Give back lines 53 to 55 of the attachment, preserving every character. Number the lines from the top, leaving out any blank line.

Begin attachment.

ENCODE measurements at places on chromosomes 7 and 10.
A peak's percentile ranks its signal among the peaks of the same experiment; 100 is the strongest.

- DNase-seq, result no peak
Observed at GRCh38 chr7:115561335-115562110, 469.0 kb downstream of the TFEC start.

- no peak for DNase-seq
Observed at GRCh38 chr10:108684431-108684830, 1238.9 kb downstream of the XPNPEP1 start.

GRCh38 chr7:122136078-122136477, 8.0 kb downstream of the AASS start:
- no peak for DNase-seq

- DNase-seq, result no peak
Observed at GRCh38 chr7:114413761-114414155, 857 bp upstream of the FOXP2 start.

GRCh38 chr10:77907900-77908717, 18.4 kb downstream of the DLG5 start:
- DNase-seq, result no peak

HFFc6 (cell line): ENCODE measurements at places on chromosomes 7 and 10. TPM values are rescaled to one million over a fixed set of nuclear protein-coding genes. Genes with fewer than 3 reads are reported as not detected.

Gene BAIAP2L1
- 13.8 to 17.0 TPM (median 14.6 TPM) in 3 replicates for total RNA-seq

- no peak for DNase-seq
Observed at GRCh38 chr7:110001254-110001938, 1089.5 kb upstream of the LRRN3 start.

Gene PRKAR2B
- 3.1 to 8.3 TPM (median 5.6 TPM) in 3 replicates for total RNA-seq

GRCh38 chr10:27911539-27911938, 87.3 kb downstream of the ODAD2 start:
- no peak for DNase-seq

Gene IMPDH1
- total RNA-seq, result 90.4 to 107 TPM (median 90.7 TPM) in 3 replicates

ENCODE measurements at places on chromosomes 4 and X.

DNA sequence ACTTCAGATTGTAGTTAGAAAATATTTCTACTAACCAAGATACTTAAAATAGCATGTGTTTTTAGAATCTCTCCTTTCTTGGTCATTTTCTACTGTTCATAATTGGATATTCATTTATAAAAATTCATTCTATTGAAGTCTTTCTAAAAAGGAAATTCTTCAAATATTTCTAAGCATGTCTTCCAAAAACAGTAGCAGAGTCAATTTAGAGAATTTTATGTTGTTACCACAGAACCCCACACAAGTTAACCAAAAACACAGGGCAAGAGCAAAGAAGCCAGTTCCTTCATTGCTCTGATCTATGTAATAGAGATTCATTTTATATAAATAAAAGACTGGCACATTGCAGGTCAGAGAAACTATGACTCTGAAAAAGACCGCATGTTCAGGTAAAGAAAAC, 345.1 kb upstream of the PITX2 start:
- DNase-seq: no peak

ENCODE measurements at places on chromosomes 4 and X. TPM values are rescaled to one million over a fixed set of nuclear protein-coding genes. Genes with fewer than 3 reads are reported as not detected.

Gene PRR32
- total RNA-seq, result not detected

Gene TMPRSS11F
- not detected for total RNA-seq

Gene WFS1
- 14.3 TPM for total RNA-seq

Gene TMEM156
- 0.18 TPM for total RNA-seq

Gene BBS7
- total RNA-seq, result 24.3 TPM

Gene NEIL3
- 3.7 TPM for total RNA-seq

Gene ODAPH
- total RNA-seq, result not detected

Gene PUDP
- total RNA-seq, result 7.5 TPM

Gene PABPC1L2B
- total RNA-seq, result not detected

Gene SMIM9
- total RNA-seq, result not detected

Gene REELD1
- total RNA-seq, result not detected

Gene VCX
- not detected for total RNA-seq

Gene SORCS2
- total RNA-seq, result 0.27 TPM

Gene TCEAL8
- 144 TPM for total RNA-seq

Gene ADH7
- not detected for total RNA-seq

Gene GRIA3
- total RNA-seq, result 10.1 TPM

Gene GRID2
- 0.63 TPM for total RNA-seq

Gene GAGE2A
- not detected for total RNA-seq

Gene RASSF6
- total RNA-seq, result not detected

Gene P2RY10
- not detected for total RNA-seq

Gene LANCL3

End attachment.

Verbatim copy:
- total RNA-seq, result 0.27 TPM

Gene TCEAL8
- 144 TPM for total RNA-seq